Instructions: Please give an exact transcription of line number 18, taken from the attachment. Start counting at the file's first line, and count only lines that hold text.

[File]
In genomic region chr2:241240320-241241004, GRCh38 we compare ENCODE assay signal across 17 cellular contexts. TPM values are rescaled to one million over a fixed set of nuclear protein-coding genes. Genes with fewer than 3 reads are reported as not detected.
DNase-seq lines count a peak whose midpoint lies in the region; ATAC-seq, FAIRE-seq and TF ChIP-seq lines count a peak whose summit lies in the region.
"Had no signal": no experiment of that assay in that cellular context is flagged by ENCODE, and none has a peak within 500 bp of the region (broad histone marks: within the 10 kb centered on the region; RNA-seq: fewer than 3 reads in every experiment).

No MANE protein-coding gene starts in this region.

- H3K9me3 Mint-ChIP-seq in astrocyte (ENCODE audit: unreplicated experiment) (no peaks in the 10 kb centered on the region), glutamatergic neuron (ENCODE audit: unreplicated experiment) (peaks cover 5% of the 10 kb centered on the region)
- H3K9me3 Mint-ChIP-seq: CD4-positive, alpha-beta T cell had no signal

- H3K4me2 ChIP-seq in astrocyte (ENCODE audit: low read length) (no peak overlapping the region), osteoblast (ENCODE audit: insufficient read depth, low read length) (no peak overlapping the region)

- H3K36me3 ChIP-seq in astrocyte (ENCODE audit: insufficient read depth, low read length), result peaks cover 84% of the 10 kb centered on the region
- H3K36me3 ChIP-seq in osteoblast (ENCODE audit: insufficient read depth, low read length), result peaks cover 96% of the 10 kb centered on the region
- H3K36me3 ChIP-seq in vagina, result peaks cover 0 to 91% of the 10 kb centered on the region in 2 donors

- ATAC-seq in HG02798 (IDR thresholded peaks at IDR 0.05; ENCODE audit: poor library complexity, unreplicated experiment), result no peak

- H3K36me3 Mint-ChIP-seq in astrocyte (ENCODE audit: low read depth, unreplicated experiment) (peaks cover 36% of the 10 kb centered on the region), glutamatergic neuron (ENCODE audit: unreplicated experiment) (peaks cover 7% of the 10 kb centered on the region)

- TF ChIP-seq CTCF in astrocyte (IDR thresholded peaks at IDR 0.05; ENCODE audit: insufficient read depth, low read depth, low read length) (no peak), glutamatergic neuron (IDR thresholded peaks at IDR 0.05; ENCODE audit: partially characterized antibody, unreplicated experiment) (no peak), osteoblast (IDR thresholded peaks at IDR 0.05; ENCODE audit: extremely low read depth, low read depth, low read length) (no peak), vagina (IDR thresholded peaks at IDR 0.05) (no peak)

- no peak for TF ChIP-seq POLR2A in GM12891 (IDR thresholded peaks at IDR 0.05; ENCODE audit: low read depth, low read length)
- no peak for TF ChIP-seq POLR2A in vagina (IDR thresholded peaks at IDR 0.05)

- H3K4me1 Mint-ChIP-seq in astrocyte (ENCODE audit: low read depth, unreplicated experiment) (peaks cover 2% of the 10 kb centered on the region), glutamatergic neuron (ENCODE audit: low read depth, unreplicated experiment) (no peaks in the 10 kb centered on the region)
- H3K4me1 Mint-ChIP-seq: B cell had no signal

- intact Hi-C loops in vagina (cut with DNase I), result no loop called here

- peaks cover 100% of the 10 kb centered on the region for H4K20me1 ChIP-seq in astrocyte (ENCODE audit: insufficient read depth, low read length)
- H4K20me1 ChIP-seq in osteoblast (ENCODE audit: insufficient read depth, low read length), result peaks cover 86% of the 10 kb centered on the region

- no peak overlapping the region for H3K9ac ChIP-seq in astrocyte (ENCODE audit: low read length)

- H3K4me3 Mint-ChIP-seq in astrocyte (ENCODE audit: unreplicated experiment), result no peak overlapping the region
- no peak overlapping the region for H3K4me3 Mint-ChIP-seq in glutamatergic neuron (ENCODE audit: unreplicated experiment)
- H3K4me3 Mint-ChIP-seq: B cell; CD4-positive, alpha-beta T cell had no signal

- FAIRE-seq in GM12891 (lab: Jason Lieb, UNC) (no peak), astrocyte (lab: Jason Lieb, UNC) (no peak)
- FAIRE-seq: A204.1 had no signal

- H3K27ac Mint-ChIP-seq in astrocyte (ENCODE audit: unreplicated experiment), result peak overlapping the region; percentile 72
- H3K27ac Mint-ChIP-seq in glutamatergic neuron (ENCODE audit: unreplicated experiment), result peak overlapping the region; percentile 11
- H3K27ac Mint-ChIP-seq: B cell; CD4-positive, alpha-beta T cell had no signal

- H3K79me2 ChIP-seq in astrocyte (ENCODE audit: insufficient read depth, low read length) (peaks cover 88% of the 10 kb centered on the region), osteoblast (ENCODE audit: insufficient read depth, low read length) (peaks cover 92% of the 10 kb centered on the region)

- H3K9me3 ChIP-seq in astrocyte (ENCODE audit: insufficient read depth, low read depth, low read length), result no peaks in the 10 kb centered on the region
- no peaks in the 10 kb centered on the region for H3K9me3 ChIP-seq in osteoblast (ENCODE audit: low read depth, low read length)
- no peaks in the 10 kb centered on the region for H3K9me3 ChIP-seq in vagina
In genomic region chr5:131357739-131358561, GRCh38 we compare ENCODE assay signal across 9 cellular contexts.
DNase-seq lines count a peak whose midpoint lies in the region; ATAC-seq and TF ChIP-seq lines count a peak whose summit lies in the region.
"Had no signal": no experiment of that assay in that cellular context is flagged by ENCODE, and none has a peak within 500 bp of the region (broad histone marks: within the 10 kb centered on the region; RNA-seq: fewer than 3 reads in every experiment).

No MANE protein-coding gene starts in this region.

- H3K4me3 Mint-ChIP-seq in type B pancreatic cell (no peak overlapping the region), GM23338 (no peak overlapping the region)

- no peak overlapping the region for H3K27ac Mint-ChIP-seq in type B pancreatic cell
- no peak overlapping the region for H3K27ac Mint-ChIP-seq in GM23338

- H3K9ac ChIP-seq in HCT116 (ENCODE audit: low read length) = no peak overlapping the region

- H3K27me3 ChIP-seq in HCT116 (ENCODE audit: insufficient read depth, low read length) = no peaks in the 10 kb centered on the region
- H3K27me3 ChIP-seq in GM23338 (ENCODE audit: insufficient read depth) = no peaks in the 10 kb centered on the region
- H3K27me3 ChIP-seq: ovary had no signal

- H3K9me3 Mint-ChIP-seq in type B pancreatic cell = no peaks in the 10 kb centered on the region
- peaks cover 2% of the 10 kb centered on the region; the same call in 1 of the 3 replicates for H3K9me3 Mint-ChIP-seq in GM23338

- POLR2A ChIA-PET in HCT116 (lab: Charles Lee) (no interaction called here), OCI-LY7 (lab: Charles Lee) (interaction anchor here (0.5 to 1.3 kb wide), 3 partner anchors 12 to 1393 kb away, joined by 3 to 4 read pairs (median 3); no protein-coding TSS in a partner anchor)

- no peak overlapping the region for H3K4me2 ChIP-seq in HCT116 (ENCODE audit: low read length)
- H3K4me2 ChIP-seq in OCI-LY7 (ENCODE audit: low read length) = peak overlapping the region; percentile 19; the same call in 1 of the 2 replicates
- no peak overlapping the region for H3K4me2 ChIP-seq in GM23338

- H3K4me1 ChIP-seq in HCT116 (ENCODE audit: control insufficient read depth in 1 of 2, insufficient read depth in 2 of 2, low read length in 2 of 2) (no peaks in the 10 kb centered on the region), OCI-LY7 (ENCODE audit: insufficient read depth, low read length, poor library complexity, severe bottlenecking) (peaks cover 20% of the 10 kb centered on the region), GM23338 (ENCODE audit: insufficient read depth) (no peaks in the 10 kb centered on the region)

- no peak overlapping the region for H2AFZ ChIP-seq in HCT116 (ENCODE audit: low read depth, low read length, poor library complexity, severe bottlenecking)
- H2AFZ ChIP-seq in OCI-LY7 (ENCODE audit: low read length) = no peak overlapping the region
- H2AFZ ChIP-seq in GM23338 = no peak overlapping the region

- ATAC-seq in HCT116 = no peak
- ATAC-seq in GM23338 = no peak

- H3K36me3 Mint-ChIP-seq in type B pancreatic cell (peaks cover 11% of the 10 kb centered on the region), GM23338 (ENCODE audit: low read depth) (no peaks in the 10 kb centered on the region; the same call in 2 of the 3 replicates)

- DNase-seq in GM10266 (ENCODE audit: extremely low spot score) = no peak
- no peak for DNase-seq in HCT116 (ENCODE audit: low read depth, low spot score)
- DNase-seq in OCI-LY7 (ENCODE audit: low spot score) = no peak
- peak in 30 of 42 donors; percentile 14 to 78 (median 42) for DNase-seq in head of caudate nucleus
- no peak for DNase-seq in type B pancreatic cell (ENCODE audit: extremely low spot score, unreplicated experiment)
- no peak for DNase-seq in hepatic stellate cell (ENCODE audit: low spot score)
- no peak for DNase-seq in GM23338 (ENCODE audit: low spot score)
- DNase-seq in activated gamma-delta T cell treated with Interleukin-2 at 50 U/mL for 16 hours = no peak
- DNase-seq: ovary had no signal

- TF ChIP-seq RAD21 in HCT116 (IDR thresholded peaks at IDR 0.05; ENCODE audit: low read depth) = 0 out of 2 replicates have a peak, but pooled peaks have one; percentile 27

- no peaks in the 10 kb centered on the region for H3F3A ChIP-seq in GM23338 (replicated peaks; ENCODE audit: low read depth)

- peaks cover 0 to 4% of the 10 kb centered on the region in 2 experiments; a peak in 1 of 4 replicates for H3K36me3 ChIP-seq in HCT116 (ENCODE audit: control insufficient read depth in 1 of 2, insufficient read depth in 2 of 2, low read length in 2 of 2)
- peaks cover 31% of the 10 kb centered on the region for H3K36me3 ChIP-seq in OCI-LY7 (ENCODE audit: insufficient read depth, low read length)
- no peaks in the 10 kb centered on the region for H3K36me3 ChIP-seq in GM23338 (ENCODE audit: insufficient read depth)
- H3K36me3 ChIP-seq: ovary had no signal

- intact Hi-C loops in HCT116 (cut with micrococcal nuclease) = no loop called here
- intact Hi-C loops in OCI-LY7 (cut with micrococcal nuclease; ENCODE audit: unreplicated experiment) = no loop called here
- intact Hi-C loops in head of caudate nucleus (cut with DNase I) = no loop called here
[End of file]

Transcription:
- intact Hi-C loops in vagina (cut with DNase I), result no loop called here